timolol maleate

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timolol maleate

Apo-Timol, Betim (UK), Betimol, Dom-Timolol, Gen-Timolol, Istalol, Novo-Timol, NU-Timolol, PMS-Timolol, Rhoxal-Timolol, Sandoz Timolol, Timoptic, Timoptix-XE

Pharmacologic class: Beta-adrenergic blocker (nonselective)

Therapeutic class: Antihypertensive, vascular headache suppressant, antiglaucoma agent

Pregnancy risk category C

FDA Box Warning

Exacerbations of angina pectoris and myocardial infarction (MI) may follow abrupt withdrawal of some beta blockers. When discontinuing long-term therapy, particularly in patients with ischemic heart disease, reduce dosage gradually over 1 to 2 weeks and monitor patient carefully. If angina worsens markedly or acute coronary insufficiency develops, reinstate drug promptly (at least temporarily) and take other appropriate measures to manage unstable angina. Caution patient not to interrupt or discontinue therapy without prescriber's advice. Because coronary artery disease is common and may be unrecognized, it may be prudent not to discontinue drug abruptly even in patients treated only for hypertension.


Blocks stimulation of beta1-adrenergic (myocardial) and beta2-adrenergic (pulmonary, vascular, uterine) receptor sites. May reduce aqueous production, which decreases intraocular pressure (IOP).


Ophthalmic gel: 0.25%, 0.5%

Ophthalmic solution: 0.25%, 0.5%

Tablets: 5 mg, 10 mg, 20 mg

Indications and dosages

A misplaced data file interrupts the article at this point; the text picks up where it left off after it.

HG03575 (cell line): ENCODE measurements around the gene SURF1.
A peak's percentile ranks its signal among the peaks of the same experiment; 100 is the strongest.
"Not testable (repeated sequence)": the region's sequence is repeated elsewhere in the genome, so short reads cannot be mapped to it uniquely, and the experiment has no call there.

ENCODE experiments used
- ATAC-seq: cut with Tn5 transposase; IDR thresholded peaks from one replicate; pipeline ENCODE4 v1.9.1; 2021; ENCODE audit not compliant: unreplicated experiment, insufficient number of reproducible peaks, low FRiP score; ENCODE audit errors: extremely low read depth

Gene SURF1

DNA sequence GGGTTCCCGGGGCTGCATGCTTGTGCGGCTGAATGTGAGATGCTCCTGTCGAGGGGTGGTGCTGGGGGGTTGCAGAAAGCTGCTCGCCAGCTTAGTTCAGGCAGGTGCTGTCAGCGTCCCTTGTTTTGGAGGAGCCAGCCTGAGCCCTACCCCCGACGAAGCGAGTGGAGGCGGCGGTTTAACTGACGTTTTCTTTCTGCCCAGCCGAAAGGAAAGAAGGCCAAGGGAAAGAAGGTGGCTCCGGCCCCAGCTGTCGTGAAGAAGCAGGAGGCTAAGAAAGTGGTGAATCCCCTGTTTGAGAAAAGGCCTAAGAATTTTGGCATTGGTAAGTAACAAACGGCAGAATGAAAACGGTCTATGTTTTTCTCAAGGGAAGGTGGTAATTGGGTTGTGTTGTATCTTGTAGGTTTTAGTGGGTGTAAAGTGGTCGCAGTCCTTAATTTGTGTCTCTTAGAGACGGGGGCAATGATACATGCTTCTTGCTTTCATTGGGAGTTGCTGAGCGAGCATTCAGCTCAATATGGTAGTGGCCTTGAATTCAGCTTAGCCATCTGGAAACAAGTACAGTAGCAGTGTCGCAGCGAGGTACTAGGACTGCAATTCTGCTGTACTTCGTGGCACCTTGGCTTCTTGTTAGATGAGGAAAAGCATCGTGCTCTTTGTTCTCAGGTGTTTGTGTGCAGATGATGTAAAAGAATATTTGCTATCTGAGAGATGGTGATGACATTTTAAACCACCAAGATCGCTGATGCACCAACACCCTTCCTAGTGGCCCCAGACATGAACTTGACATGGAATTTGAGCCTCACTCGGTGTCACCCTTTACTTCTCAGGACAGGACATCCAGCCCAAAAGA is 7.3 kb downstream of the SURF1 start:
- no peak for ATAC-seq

Adults: Initially, 10 mg P.O. b.i.d., given alone or with a diuretic; may increase at 7-day intervals as needed. Usual maintenance dosage is 10 to 20 mg daily in two divided doses, up to 60 mg/day.

Acute MI

Adults: 10 mg P.O. b.i.d. starting 1 to 4 weeks after MI

To prevent vascular headaches

Adults: Initially, 10 mg P.O. b.i.d. For maintenance, 20 mg may be given as a single daily dose. Total daily dosage may be increased to a maximum of 30 mg in divided doses or decreased to 10 mg/day, depending on response and tolerance. Withdraw drug if satisfactory response doesn't occur after 6 to 8 weeks at maximum dosage.

Elevated IOP in patients with ocular hypertension or open-angle glaucoma

Adults: One drop of 0.25% to 0.5% ophthalmic solution in affected eye b.i.d., or 0.25% to 0.5% ophthalmic gel in affected eye once daily

Off-label uses

• Angina pectoris

• Supraventricular arrhythmias


• Hypersensitivity to drug or other beta-adrenergic blockers

• Uncompensated heart failure

• Bradycardia or heart block

• Cardiogenic shock

• Bronchial asthma (current or previous), severe chronic obstructive pulmonary disease


Use cautiously in:

• renal or hepatic impairment, diabetes mellitus, thyrotoxicosis

• elderly patients

• pregnant or breastfeeding patients

• children (safety not established).


• Measure apical pulse before giving. If patient has significant bradycardia or tachycardia, withhold dose and consult prescriber.

Adverse reactions

CNS: fatigue, dizziness, asthenia, insomnia, headache, vertigo, nervousness, depression, paresthesia, hallucinations, memory loss, disorientation, emotional lability, clouded sensorium

CV: hypotension, angina pectoris exacerbation, bradycardia, atrioventricular or sinoatrial block, arrhythmias, heart failure

EENT: visual disturbances, dry eyes, tinnitus, nasal congestion

GI: nausea, constipation, diarrhea, abdominal discomfort

GU: erectile dysfunction, decreased libido

Metabolic: hyperuricemia, hypoglycemia, hyperkalemia